Another useful option you can pass in is poolSize. This allows you to control how many TCP connections are opened in parallel. The default value for this is 5 but you can set it as high as you want. The driver will use a round-robin strategy to dispatch and read from the TCP connection.

We have now setup the connection to the database.

Some basic commands on this shell are as follows:

   1.db.version(); – This shows the current version of MongoDB.

   2.show databases; – This will enlist all the databases in MongoDB. While creating a database or collection in MongoDB, it will check whether the given database or collection is already exists. If it exists, it will dump data in respective database or collection. And if the given database or table doesn’t exists within MongoDB, then it will create it. It will not show any error like in RDBMS.

basic command

  1. Creating Database:
    Syntax: use database_name ;

Example: use myDatabase;
The above command will create a database named ‘myDatabase’, if  it doesn’t exist already. Though you might not be able to see it using the command SHOW DATABASES; , till some collection is created.

  1. Importing Data in MongoDB:

MongoDB comes with mongoimport and mongoexport for importing and exporting data. These commands should be triggered on command prompt.

Syntax: mongoimport --db <destination_database_name> --collection <destination_collection_name> --file <source_file_path>

You need to prepare a Sample Dataset or you can download the JSON test dataset when performing the import/export operation. To being with, extract the zip file and you will have the dataset.json file in the extracted folder.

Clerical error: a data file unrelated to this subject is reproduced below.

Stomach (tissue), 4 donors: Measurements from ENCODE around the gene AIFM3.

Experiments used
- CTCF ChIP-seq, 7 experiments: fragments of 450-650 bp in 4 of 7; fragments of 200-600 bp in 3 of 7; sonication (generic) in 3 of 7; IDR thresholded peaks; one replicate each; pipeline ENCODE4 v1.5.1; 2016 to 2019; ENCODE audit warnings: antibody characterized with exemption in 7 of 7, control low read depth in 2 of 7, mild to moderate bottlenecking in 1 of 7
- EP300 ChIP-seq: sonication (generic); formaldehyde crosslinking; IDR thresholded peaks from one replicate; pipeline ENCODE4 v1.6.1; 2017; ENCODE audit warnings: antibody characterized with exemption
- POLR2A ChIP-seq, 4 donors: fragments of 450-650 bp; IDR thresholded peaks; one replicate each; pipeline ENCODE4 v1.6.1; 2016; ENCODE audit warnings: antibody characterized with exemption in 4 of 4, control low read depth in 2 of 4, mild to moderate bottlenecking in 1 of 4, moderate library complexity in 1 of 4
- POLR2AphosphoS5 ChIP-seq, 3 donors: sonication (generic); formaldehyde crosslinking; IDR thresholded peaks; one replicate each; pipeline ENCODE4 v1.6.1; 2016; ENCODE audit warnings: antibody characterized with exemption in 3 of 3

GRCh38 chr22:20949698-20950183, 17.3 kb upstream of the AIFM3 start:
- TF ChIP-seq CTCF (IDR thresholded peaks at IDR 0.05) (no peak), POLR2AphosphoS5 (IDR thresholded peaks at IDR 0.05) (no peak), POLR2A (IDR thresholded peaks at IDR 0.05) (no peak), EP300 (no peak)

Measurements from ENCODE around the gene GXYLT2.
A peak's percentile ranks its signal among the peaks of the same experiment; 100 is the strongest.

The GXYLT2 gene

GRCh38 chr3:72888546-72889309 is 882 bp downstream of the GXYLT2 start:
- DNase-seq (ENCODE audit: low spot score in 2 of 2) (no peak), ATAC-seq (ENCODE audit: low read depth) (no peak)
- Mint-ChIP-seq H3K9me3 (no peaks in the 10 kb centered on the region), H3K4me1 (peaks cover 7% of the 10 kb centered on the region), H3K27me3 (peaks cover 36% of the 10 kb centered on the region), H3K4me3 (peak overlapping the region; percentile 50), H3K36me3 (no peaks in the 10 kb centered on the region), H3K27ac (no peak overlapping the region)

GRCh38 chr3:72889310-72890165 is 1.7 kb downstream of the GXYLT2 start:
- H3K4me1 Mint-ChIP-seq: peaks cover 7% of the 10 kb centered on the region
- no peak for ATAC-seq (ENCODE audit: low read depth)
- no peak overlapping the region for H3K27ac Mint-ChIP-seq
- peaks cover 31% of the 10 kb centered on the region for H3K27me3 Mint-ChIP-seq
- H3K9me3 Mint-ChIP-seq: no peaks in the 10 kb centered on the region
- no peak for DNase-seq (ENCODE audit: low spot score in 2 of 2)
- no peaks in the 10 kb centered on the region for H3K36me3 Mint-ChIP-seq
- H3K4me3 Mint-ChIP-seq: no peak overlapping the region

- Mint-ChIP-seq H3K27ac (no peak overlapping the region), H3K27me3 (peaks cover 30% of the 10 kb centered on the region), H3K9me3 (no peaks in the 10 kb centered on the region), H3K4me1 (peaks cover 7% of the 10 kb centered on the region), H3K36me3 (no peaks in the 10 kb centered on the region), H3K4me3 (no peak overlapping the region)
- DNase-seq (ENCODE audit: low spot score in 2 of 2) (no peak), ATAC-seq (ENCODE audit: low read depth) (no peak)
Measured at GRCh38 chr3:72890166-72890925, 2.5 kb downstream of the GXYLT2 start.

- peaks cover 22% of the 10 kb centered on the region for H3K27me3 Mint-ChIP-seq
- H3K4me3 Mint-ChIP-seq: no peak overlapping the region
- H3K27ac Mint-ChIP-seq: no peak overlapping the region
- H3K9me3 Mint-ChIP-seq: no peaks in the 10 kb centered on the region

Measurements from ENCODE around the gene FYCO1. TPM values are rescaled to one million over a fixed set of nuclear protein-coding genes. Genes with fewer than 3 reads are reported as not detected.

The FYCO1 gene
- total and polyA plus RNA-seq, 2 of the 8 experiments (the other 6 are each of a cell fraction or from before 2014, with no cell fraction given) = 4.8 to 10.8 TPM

Next, create a folder in C: drive with the name ‘test’ and movethe dataset.json in this test folder.

Here’s the command to Import the data into MongoDB:

C:\Program Files\mongodb\bin>mongoimport –db myDatabase –collection contacts2 –file C:\test\dataset.json
In the above command, replace C:\test\dataset.json with your actual path of your dataset.json.
import command
On successfully import the data you will see a message like “imported 25359 objects”

  1. db.getCollectionNames(); – To display the collection.
  2. Exporting Data from MongoDB:

Syntax: mongoexport –db <source_database> –collection <source_collection> –out <destination_file>

  1. Update Database: By default, the update() method updates a single document. You need to set the multi parameterto update all documents that match the query criteria.

Syntax: db.collection.update(query, update, options)

  1. dropDatabase – The ‘dropDatabase’command drops the current database, deleting the associated data files.

The command has the following form:{ dropDatabase: 1 }

Conclusion:

With the rise of agile software development and continuous integration, the structures and data types have evolved to the point of not being in agreement with the basic principles of relational databases. The responsibility of the data schema now goes to the software developer and not to the database management system. Compared to RDBMS classic pattern, this new storage mode allows developers to have more flexibility when it comes to evolving data schemas over time.

I hope you enjoyed this quick introduction to MongoDB. In case of any queries, feel free to write us at [email protected] and keep visiting www.acadgild.com for more updates on the courses.